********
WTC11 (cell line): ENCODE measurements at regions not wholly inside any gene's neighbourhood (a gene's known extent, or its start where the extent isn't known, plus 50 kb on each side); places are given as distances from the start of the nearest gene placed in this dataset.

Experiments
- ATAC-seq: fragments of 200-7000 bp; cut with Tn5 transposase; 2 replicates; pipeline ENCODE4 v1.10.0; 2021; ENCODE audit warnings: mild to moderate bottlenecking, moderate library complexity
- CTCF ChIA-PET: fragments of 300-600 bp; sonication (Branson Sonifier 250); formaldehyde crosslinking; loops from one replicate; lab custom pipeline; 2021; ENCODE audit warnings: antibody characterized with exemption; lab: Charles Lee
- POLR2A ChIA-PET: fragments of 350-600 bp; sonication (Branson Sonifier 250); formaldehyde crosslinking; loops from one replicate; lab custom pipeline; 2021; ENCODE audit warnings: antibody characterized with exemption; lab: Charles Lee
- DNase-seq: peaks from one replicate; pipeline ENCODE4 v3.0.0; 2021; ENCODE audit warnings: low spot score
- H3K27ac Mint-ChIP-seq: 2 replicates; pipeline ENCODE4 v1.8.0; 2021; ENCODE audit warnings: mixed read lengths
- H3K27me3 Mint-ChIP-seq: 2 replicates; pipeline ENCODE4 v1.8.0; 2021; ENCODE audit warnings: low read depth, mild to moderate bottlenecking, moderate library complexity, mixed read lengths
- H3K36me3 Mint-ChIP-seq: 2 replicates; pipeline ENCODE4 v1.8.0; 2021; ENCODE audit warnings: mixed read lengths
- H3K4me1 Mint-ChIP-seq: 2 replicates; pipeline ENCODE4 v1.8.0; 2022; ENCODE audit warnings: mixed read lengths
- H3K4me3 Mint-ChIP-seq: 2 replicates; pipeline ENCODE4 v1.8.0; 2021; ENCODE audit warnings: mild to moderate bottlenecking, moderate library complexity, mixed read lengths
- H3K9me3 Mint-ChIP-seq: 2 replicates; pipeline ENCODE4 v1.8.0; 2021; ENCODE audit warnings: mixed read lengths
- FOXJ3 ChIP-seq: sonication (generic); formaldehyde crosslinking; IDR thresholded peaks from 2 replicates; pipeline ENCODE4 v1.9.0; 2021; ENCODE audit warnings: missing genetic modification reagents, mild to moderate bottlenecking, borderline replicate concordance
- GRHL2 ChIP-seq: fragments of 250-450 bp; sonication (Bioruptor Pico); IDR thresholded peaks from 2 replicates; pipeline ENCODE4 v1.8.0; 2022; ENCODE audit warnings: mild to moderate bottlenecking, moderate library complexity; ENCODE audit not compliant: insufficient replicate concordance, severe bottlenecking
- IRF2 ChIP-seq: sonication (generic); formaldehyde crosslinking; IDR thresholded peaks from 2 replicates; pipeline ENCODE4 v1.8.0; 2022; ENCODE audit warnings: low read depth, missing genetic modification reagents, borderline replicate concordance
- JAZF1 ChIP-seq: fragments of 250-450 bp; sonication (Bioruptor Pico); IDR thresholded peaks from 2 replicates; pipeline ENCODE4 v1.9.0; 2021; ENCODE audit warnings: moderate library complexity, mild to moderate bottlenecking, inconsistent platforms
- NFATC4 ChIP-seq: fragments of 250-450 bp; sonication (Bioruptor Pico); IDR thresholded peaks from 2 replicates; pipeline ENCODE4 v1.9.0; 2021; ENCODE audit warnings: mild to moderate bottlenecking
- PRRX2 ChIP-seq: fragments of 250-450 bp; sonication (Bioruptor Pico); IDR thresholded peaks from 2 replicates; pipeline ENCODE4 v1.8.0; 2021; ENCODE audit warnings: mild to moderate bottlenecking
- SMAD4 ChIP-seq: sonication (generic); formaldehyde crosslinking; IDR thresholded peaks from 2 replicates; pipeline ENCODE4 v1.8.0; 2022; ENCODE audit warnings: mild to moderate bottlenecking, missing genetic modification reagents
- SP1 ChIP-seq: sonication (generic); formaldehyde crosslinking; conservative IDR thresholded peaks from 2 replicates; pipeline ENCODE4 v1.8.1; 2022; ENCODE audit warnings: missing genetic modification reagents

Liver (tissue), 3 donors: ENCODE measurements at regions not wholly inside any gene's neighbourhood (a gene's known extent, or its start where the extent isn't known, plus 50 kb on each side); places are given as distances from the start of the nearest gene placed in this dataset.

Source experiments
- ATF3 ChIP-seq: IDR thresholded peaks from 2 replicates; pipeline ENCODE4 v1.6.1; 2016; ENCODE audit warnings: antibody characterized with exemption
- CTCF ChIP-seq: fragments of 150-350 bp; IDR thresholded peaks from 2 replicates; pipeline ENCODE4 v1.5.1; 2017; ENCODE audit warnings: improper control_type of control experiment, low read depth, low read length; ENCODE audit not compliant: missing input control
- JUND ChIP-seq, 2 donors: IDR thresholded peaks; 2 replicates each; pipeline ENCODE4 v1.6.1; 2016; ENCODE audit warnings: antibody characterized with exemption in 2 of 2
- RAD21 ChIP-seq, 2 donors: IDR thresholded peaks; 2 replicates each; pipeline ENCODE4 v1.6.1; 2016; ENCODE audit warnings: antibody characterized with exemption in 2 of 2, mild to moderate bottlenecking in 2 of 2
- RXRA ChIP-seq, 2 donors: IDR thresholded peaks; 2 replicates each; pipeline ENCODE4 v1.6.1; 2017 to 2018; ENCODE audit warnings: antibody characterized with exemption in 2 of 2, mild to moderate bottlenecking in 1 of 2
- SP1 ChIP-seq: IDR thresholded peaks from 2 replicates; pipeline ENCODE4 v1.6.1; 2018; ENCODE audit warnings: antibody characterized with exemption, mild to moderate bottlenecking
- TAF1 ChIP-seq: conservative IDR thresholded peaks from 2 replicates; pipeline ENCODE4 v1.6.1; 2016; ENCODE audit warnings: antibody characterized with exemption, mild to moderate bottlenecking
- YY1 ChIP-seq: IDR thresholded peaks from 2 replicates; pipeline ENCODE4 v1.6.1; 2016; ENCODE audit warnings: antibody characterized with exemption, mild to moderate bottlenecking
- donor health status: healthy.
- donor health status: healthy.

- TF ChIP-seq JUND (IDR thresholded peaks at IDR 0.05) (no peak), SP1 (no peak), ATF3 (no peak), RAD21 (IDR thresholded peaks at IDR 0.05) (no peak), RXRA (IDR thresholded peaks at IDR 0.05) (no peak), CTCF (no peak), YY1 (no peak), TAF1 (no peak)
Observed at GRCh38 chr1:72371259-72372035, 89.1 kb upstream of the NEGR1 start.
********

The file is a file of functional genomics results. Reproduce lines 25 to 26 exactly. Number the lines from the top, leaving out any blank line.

- JUND ChIP-seq, 2 donors: IDR thresholded peaks; 2 replicates each; pipeline ENCODE4 v1.6.1; 2016; ENCODE audit warnings: antibody characterized with exemption in 2 of 2
- RAD21 ChIP-seq, 2 donors: IDR thresholded peaks; 2 replicates each; pipeline ENCODE4 v1.6.1; 2016; ENCODE audit warnings: antibody characterized with exemption in 2 of 2, mild to moderate bottlenecking in 2 of 2